Tweak for Speed


A couple of things before we dive into tweaking:

  1. You absolutely must not connect to the Internet unless you have taken care of Windows Update. Otherwise it can mess up with your drivers and cause all sorts of issues. If you're goal is full control and a clean system, make sure you pacify Windows Update before anything else (see further below).
  2. Most of the following steps can only be completed if you have an Administrator account.
  3. Many of the following tweaks take advantage of Group Policy Editor. If you're on Windows Home, you'll need to resurrect this tool first because it's not available out of the box. The very next paragraph explains how to do that.
  4. The instructions described on this page are based on Windows 10 (basically both Home and Pro), version 21H1, but they will apply to or should look similar on other Windows releases as well. See this note if you've already been lured into Windows 11.
  5. Tweaks marked with an asterisk (*) don't need to be made if you're running Windows installed from my Light Flavor ISO as they have already been implemented.

Enable Group Policy Editor

This only concerns Windows Home. Skip this step if you're running Windows Pro.

  • Press (Windows key) + R → type 'cmd' and hit Ctrl + Shift + Enter to run Command Prompt App as administrator → copy the command from the snippet below and paste it in the program, (you can use right click for pasting). Note that you must use traditional Command Prompt for this, not the Windows PowerShell.
FOR %F IN (“%SystemRoot%\servicing\Packages\Microsoft-Windows-GroupPolicy-ClientTools-Package~*.mum”) DO (
DISM /Online /NoRestart /Add-Package:”%F”
FOR %F IN (“%SystemRoot%\servicing\Packages\Microsoft-Windows-GroupPolicy-ClientExtensions-Package~*.mum”) DO (
DISM /Online /NoRestart /Add-Package:”%F”

Disable Drivers Download*

  • Press (Windows key) + R → type 'control' and hit Enter to enter Control Panel → System and Security → System → Advanced system settings → Hardware tab → Device Installation Settings → • No → Save changes

Disable Windows Update

  • + R: gpedit.msc → Computer Configuration → Administrative Templates → Windows Components → Windows Update:
  • Configure Automatic Updates: • Disabled
  • Specify intranet Microsoft update service location: • Enabled… → Set the intranet update service for detecting updates: http:\\
    Set the intranet statistics server: http:\\
  • Remove access to use all Windows Update features: • Enabled
  • Do not connect to any Windows Update Internet locations: • Enabled
  • Do not include drivers with Windows Updates: • Enabled

We're not done yet. This evil is not so easy to get rid of. We'll have to take a bit more drastic measures now and it'll get a bit more complicated.

When you go to C:\Windows\System32\ you'll find these two guys that must be pacified and put to rest:

  1. wuaueng.dll
  2. wuauclt.exe

First off, you need to 'unlock' them for editing. The .dll can be 'unlocked' more easily using the Take-Ownership-Menu-Hacks tool. Just download the tool, double click the 'Add Take Ownership to Context menu.reg' and confirm 'Yes'. Then right click the wuaueng.dll file and choose 'Take Ownership'.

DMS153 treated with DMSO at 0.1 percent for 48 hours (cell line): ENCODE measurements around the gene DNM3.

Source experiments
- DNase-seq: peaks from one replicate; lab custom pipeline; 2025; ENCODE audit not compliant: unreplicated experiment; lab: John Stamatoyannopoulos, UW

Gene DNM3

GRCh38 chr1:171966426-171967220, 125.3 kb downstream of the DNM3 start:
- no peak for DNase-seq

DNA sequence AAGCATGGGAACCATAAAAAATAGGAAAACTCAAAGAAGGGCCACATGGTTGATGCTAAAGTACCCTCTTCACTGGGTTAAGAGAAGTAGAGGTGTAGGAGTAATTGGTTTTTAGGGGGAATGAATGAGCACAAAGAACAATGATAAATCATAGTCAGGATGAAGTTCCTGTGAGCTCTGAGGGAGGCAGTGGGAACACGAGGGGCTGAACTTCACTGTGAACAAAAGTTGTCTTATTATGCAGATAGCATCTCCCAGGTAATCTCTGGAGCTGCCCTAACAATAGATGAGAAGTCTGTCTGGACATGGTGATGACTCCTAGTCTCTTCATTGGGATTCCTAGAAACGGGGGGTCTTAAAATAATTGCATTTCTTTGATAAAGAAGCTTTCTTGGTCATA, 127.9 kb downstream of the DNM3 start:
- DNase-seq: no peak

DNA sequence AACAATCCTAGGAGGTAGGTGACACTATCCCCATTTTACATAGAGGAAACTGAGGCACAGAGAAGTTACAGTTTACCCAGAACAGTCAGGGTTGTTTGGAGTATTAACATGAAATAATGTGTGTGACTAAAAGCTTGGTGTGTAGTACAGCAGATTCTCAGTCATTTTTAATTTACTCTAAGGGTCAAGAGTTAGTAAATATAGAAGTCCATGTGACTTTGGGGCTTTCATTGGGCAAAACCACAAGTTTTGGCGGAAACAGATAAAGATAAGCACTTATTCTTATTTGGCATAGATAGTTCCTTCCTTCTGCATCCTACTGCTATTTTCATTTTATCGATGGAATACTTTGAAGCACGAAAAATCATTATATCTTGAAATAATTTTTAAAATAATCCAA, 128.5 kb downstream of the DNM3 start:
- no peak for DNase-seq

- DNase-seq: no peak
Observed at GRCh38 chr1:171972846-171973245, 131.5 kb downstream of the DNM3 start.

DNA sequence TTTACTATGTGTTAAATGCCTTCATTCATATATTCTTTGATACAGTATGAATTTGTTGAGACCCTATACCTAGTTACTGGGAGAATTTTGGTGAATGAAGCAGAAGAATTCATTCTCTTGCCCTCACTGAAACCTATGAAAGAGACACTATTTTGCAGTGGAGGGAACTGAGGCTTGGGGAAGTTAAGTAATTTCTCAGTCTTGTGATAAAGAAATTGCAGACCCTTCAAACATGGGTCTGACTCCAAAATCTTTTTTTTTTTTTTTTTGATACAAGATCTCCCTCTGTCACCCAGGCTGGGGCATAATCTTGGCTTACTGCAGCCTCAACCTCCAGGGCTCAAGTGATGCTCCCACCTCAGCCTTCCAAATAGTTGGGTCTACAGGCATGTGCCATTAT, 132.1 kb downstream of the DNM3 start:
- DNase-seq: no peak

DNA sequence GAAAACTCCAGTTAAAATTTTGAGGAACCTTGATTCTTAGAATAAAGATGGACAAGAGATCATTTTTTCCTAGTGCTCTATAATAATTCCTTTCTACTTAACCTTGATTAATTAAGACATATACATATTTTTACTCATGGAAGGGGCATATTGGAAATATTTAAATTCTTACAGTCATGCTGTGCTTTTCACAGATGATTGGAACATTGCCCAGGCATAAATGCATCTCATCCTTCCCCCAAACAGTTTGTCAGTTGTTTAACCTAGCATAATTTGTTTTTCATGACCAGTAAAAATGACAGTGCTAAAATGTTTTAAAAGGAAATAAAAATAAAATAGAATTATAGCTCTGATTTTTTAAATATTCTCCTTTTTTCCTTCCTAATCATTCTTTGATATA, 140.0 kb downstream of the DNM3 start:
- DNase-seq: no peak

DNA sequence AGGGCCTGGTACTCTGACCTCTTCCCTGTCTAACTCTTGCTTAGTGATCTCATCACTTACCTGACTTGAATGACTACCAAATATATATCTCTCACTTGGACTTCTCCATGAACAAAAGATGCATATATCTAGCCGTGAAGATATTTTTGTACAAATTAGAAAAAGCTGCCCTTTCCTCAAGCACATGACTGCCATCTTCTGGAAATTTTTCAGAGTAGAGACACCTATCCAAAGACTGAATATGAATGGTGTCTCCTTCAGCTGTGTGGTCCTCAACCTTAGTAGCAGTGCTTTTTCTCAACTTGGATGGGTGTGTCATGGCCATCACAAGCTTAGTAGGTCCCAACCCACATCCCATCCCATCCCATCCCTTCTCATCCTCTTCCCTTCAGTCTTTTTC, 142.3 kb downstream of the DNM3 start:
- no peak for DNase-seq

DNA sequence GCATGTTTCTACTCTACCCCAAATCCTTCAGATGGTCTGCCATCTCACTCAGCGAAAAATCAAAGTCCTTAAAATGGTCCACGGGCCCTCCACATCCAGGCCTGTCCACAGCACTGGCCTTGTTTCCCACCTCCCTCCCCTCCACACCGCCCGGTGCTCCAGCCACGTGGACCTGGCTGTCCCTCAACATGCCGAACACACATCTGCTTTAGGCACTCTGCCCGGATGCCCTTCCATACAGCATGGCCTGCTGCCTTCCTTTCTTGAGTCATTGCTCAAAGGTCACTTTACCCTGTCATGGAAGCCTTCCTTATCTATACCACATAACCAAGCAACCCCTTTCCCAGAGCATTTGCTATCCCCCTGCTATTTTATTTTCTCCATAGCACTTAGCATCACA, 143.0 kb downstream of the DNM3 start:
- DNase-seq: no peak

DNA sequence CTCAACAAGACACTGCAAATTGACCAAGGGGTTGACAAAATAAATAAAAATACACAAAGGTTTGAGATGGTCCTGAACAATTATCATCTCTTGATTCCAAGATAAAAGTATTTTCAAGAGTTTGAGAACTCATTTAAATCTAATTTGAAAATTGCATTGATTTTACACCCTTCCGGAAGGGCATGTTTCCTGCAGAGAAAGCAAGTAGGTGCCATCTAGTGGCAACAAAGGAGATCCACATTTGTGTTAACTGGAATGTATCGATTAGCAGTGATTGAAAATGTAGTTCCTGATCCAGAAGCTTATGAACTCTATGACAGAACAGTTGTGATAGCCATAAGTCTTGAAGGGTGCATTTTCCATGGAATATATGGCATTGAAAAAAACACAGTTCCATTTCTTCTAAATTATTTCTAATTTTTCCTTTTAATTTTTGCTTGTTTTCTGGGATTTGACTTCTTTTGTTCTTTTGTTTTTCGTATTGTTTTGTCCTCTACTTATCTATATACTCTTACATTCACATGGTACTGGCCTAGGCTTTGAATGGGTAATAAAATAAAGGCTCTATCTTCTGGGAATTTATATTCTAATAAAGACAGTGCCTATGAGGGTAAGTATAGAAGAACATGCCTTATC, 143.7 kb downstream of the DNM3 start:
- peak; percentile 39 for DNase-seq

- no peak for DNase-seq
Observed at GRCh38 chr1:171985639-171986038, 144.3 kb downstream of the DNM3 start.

But the .exe is a tough one. You'll need to remove the default permissions manually. You can find a detailed instruction on how to do that in this article.

Now, when they're both unlocked, just rename them to something else, say:

  1. wuaueng.dll.bak
  2. wuauclt.exe.bak
  • Restart.

Note that by doing that you won't be able to use the service at all, not even temporarily, unless you change the names of the files and revert the settings back to where they were.

Only now can you safely connect to the Internet, install all drivers, etc. If you happen to find yourself in a situation where you need to reinstall display drivers, use DDU to uninstall the old ones.

Configure BIOS

Let's not forget about BIOS. We can now go there again and make a couple of adjustments.

  • BIOS (F2 on Lenovo) → Security → Secure Boot → Enabled (It's one of the rare security features that doesn't do any harm. Keeping this disabled would not yield any benefits. It would not speed up the boot time or anything like that. So, let's turn it back on and forget about it.)
  • BIOS → Boot → USB Boot → Disabled (This is unnecessary and only needed during the system installation or if you want to boot another system from USB.)

Turn Off Indexing

This is best to be done right after a fresh system installation, as long as there are not many files on your hard drive. It's because the more files there are stored on your internal drive, the more time the process will take.

  • This PC → Local Disk (Usually C:) → Properties → General → Untick 'Allow files on this drive to have contents indexed…' → Apply → • Apply to C, subfolders and files → OK → Continue → Ignore All

I would turn the indexing off also on all external drives you're going to use very often. Follow the same procedure.

Switch to the Best Performance

On some of the newer machines, there's no longer the option to choose or create another power plan. Not even through the Command Prompt. You're stuck with the default Balanced one. But that's not a big deal because when you look closely into the advanced settings of that plan, you'll notice there's really nothing that could be adjusted to improve performance in any way. So, all you can do in such case, is the following: